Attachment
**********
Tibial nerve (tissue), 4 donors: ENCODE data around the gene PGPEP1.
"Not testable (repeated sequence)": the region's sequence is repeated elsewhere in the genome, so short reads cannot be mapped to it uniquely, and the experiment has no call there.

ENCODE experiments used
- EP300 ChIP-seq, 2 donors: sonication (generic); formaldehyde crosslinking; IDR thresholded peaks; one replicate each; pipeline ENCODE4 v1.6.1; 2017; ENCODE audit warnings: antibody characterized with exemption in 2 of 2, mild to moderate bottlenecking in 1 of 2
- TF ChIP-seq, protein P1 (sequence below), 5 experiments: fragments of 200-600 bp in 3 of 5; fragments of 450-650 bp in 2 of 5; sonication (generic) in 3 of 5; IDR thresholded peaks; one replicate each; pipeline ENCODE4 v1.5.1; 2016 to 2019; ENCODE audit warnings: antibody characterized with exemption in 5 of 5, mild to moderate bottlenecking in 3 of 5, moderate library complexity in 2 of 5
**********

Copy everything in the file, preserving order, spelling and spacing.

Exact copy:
Tibial nerve (tissue), 4 donors: ENCODE data around the gene PGPEP1.
"Not testable (repeated sequence)": the region's sequence is repeated elsewhere in the genome, so short reads cannot be mapped to it uniquely, and the experiment has no call there.

ENCODE experiments used
- EP300 ChIP-seq, 2 donors: sonication (generic); formaldehyde crosslinking; IDR thresholded peaks; one replicate each; pipeline ENCODE4 v1.6.1; 2017; ENCODE audit warnings: antibody characterized with exemption in 2 of 2, mild to moderate bottlenecking in 1 of 2
- TF ChIP-seq, protein P1 (sequence below), 5 experiments: fragments of 200-600 bp in 3 of 5; fragments of 450-650 bp in 2 of 5; sonication (generic) in 3 of 5; IDR thresholded peaks; one replicate each; pipeline ENCODE4 v1.5.1; 2016 to 2019; ENCODE audit warnings: antibody characterized with exemption in 5 of 5, mild to moderate bottlenecking in 3 of 5, moderate library complexity in 2 of 5